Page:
DUBAI: A seemingly never-ending political crisis is plunging oil-rich Kuwait´s economy into the mire, affecting basic services and causing mounting public concern.Despite its large oil...
DUBAI: A seemingly never-ending political crisis is plunging oil-rich Kuwait´s economy into the mire, affecting basic services and causing mounting public concern.
Despite its large oil reserves, hospitals and educational services are in decay as squabbling paralyses the wealthy Gulf region´s only fully elected parliament. Ahmed al-Sarraf, a businessman and newspaper columnist, says his concerns are growing as the country falters.
“I feel great anxiety for my family, for the future of my grandchildren, for their education, and for my health,” the former banker told AFP. “This situation is generating great misery.” Kuwait, which borders Saudi Arabia and Iraq, is home to seven percent of the world´s crude reserves. It has little debt and one of the strongest sovereign wealth funds worldwide.
However, it suffers from constant stand-offs between elected lawmakers and cabinets installed by the ruling Al-Sabah family, which maintains a strong grip over political life, despite a parliamentary system in place since 1962. The stasis has prevented lawmakers from passing reforms to diversify the economy, while repeated budget deficits and low foreign investment have added to the air of gloom.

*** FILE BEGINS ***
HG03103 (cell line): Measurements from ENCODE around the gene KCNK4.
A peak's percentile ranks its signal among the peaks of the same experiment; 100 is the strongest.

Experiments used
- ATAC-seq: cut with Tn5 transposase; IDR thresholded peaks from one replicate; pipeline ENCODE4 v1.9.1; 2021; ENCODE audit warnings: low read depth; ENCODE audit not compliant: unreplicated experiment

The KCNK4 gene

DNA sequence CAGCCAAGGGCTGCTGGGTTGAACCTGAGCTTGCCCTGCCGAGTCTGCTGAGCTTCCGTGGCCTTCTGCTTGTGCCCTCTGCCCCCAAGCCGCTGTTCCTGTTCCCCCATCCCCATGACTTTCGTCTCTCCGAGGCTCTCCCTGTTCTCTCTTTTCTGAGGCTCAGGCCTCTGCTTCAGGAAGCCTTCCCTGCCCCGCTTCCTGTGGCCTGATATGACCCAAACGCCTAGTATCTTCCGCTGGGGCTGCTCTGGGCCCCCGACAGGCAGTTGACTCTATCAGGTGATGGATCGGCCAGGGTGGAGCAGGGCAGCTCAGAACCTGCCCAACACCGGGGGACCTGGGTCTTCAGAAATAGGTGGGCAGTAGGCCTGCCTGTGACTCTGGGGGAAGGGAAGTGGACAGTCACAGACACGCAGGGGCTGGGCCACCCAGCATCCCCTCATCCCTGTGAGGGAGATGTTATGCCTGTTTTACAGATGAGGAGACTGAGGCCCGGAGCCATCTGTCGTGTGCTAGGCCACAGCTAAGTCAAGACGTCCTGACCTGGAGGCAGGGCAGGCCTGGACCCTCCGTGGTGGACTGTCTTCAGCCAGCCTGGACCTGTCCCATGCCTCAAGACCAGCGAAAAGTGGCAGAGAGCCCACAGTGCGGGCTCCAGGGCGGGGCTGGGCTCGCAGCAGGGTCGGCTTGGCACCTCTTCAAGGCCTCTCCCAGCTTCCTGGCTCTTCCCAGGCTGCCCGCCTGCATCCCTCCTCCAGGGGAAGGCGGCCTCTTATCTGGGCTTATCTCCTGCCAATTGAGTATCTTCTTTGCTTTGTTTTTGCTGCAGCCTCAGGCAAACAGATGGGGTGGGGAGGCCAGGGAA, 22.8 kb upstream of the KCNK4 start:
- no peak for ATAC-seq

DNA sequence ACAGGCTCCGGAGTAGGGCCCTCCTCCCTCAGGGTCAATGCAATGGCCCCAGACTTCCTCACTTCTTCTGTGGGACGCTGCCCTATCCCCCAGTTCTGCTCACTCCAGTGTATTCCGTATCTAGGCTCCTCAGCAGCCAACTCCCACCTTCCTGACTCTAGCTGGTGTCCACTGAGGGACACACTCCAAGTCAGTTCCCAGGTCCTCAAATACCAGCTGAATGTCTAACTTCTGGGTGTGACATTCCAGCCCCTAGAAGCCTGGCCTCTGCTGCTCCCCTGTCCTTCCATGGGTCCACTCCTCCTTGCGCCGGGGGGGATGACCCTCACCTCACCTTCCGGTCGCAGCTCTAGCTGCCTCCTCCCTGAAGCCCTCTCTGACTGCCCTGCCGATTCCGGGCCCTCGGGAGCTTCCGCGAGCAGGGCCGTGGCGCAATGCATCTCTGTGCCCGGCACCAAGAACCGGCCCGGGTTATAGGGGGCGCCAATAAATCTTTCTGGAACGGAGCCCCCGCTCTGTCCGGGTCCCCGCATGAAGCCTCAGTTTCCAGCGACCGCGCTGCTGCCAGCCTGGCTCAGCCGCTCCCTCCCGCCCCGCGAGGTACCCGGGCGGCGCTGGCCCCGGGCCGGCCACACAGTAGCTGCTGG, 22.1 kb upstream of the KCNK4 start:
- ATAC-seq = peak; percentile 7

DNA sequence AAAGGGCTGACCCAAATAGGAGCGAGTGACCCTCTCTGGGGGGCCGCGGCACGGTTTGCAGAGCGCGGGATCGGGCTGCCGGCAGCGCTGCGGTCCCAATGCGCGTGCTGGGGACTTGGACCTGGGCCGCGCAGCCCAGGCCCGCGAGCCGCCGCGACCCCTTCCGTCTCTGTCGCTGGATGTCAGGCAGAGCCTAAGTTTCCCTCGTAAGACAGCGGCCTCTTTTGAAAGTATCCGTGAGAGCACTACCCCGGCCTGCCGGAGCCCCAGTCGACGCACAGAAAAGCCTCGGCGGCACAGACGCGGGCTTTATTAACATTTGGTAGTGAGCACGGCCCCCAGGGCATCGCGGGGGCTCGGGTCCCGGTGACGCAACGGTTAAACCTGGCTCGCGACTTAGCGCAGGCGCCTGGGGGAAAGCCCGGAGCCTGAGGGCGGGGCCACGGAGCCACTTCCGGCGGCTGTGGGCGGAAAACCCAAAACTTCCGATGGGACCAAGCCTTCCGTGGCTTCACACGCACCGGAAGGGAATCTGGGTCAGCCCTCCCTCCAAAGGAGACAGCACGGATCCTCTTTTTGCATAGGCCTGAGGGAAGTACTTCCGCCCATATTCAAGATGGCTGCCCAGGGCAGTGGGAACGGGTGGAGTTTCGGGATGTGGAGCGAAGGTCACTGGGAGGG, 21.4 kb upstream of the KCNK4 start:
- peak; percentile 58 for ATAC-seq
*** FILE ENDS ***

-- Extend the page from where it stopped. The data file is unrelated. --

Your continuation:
The latest twist came last month, when the constitutional court dissolved an opposition-controlled assembly over alleged electoral irregularities and reinstated the previous parliament. Kuwait´s parliament has now been dissolved around a dozen times in its 61-year history.
In January, Kuwait´s government resigned three months after it was sworn in due to disputes with lawmakers. It was the sixth government in just three years. Kuwait´s neighbours the UAE, Saudi Arabia and Qatar have managed to transform their desert nations into booming modern metropolises, largely thanks to oil wealth and foreign investment. Led by a new generation of rulers, they are stepping up projects to wean their hydrocarbon-centred economies away from oil.